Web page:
The aim of this study is to describe how young adults interact with different social media platforms for health and health information.


This study used qualitative data from phase 1a of the Communicating Health project [29]. The aim of the project was to understand the use of social media by young adults to engage with health-related information; improve the effectiveness of social media strategies to motivate, engage, and retain young adults in interventions to reduce the risk of obesity; and identify and disseminate effective ways to deliver these interventions via social media.

Phase 1a of Communicating Health used a web-based conversation methodology to collect data from young adults. This methodology can generate rich insights from participants using the principles of digital ethnography—a process of direct and sustained digital engagements with participants in the context of their daily lives [30]. Participants in web-based communities converse over time and respond to questions from group moderators. The conversations lasted 4 weeks and covered a series of social media–, health-, and eating-related topics. They were hosted and moderated by an independent marketing research agency and took place in a specifically created digital lounge room.

Participant Recruitment

A research society–certified field house was used to recruit participants from 3 different International Organization for Standardization accredited panels [31,32]. Young adults who had previously consented to participate in the research with 1 of 3 market and social research panels were invited to participate in this study. Participants were also able to invite their friends who were then required to undergo the same screening and profiling process. Participants who contributed to all of the forums, challenges, and polls received a gift voucher for Aus $100 (US $71), and the 20 participants who gave the most exhaustive contributions received an additional remuneration of Aus $100 (US $71).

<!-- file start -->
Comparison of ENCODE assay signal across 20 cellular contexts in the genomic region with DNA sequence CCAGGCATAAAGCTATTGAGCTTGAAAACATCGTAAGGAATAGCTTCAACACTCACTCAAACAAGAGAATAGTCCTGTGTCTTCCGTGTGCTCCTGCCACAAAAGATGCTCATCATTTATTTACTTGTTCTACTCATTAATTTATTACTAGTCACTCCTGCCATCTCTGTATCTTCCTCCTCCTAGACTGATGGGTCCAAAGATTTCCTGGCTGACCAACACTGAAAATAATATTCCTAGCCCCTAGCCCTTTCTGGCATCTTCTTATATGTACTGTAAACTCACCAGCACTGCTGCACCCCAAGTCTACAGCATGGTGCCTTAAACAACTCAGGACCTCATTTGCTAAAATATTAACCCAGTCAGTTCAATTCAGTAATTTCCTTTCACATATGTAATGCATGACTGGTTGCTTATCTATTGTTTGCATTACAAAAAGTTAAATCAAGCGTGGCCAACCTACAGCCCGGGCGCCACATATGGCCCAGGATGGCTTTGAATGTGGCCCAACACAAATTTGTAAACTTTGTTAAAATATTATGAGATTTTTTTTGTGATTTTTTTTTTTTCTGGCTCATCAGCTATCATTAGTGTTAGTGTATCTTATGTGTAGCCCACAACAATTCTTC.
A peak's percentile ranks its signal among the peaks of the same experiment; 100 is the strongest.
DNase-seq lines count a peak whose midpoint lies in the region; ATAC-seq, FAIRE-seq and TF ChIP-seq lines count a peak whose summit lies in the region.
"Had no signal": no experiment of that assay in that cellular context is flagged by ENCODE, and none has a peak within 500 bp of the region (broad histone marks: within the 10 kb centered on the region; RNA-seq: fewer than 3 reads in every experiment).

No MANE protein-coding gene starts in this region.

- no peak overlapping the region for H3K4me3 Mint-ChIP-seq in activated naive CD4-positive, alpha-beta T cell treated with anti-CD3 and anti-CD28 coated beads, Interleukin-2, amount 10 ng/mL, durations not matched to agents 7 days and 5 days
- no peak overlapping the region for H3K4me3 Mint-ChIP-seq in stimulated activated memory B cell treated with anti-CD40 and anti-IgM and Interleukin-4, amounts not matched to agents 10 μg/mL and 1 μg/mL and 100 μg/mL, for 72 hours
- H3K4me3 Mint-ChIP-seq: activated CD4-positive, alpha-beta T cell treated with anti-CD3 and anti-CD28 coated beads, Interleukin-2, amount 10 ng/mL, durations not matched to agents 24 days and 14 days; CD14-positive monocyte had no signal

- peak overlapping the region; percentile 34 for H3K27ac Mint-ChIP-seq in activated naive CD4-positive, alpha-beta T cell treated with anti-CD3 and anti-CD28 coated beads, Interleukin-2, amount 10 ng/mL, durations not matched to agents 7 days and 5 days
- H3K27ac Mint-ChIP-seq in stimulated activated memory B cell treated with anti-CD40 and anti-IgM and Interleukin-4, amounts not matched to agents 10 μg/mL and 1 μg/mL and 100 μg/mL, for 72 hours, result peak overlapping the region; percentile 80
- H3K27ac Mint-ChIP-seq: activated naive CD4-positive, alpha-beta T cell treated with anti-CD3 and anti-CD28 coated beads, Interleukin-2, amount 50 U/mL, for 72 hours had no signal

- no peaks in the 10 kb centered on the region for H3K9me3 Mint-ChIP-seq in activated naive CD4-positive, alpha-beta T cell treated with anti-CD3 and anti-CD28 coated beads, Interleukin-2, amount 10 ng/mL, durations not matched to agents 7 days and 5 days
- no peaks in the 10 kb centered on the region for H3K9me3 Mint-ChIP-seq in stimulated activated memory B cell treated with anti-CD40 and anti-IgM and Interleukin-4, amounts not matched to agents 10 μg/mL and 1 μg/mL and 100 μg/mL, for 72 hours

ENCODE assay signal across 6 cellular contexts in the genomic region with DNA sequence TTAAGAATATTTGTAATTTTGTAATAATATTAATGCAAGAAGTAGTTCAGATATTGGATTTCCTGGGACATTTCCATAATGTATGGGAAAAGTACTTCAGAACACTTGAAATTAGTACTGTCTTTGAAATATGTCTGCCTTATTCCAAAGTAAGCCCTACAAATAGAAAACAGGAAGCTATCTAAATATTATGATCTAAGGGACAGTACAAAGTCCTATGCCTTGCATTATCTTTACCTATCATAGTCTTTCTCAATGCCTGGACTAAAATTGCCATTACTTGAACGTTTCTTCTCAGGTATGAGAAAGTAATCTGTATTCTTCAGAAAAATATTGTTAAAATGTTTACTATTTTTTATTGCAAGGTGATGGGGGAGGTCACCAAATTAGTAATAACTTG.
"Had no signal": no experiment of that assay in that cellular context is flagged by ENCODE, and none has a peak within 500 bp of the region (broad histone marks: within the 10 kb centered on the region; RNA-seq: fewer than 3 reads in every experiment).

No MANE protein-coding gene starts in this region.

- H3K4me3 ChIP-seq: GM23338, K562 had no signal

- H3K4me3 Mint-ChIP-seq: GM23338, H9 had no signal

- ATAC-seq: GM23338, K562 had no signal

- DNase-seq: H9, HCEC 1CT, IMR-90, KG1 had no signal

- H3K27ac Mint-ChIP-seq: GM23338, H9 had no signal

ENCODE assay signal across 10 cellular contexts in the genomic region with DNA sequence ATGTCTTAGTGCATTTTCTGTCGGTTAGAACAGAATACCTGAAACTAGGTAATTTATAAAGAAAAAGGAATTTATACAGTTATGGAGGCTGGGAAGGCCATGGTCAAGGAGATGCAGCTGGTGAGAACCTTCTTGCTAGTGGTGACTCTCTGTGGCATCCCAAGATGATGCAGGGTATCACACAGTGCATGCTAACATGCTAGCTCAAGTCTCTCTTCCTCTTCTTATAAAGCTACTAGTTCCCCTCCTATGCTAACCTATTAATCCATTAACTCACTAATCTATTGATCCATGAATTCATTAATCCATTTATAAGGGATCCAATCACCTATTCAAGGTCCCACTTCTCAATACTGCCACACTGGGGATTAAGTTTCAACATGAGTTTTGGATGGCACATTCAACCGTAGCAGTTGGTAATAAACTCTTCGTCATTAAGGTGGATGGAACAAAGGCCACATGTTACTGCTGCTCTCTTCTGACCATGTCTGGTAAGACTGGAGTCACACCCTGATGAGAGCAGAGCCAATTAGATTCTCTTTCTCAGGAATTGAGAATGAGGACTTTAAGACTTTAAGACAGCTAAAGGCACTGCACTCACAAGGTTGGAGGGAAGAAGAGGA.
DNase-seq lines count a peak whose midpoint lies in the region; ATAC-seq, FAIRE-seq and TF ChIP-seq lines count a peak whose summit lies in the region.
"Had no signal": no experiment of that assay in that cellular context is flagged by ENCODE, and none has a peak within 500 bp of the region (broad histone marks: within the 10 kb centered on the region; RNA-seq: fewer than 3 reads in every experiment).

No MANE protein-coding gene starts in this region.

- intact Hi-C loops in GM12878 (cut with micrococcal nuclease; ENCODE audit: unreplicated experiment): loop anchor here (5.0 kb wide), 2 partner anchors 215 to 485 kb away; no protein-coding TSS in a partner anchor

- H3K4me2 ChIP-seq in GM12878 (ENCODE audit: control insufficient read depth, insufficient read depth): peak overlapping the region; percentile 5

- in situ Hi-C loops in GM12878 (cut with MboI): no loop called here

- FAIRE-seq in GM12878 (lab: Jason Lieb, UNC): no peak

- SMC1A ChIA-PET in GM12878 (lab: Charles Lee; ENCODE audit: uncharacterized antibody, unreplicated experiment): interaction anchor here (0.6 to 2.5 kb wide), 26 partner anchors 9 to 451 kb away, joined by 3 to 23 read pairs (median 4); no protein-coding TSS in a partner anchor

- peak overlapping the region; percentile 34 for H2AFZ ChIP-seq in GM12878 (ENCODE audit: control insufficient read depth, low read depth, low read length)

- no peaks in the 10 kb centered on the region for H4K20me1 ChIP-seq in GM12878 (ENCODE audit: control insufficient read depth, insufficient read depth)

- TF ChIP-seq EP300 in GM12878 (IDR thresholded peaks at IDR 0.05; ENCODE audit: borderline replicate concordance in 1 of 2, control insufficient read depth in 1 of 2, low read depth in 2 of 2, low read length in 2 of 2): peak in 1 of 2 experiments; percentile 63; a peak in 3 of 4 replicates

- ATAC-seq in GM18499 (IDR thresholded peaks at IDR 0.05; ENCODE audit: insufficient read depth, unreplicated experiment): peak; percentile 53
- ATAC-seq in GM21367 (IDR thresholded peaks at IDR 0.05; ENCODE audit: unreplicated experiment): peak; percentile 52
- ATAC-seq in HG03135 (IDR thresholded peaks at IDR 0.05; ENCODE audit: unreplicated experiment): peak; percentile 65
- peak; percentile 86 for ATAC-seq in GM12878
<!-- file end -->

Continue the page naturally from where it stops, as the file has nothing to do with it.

Figure 1 summarizes participant flow. Research panels invited participants by email to complete a screening survey (completed by 775 participants). Young adults (aged 18-24 years) using social media at least twice daily and living in Australia were eligible to participate. Eligible participants were then invited to register themselves on the digital lounge room used to host web-based conversations and complete a profiling survey. The profiling survey included self-reported weight and height, demographic information, social media use, and interest in health (completed by 234 participants). This was used to assign individuals to 4 approximately equal web-based communities based on age, 18-21 years and 22-24 years, and interest in health, low or mid to high. The classification of interest of health was based on the median split from the following question completed in the profiling survey: “On a scale of 1-7 where 1 means ‘Strongly Disagree’ and 7 means ‘Strongly Agree’, please indicate how strongly you agree with the following statement—'I take an active interest in my health’.” These groups were not analyzed separately but were used so that participants would be placed with those of more similar viewpoints. Finally, 195 people participated in at least one activity in the web-based conversations.

Figure 1. Participant flow through screening and research.


The web-based conversations (data collection) began on May 10, 2017, and the website remained active until June 6, 2017. Participants accessed the web-based community by logging in and creating a username. They were known to moderators and other participants only by this self-selected username. Participants then joined in an extended conversation about health and social media, in which they could respond to the insights of other participants and to prompts guided by the web-based moderators. Moderators asked for follow-up and clarification of participant responses and gave minimal prompts beyond the opening questions. The moderators included both a female moderator (Bachelor of Arts Psych Social and Master of Arts Applied Social Research) and a male moderator (Master of Management Marketing and Finance) with long-standing experience in market research.

There were 20 different forum discussions, in addition to 3 polls, 2 challenges, and 1 journal entry. For this manuscript, data in the form of text responses and uploaded images from the journal entry and 2 of the forums were analyzed (Textbox 1). These were chosen because of their specific discussion on the use of social media to source health information.

Discussion prompts for discussion forums included in analysis.